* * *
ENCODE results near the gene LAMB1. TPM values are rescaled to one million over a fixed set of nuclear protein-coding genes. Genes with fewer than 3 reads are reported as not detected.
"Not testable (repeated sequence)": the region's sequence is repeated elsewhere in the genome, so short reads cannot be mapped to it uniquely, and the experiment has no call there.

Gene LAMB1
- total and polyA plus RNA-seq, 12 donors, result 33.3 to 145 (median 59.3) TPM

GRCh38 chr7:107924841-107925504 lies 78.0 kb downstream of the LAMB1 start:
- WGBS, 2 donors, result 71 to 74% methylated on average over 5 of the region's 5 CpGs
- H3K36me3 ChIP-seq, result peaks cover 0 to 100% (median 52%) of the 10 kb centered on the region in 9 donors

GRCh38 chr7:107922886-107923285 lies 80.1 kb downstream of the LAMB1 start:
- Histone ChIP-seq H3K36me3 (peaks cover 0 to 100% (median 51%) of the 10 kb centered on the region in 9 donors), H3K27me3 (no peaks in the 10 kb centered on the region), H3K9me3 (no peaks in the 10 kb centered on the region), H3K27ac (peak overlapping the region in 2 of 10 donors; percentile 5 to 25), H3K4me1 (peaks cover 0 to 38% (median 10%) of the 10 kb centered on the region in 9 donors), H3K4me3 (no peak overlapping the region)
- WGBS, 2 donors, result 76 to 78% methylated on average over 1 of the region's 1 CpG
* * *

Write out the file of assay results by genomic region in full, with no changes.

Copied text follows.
ENCODE results near the gene LAMB1. TPM values are rescaled to one million over a fixed set of nuclear protein-coding genes. Genes with fewer than 3 reads are reported as not detected.
"Not testable (repeated sequence)": the region's sequence is repeated elsewhere in the genome, so short reads cannot be mapped to it uniquely, and the experiment has no call there.

Gene LAMB1
- total and polyA plus RNA-seq, 12 donors, result 33.3 to 145 (median 59.3) TPM

GRCh38 chr7:107924841-107925504 lies 78.0 kb downstream of the LAMB1 start:
- WGBS, 2 donors, result 71 to 74% methylated on average over 5 of the region's 5 CpGs
- H3K36me3 ChIP-seq, result peaks cover 0 to 100% (median 52%) of the 10 kb centered on the region in 9 donors

GRCh38 chr7:107922886-107923285 lies 80.1 kb downstream of the LAMB1 start:
- Histone ChIP-seq H3K36me3 (peaks cover 0 to 100% (median 51%) of the 10 kb centered on the region in 9 donors), H3K27me3 (no peaks in the 10 kb centered on the region), H3K9me3 (no peaks in the 10 kb centered on the region), H3K27ac (peak overlapping the region in 2 of 10 donors; percentile 5 to 25), H3K4me1 (peaks cover 0 to 38% (median 10%) of the 10 kb centered on the region in 9 donors), H3K4me3 (no peak overlapping the region)
- WGBS, 2 donors, result 76 to 78% methylated on average over 1 of the region's 1 CpG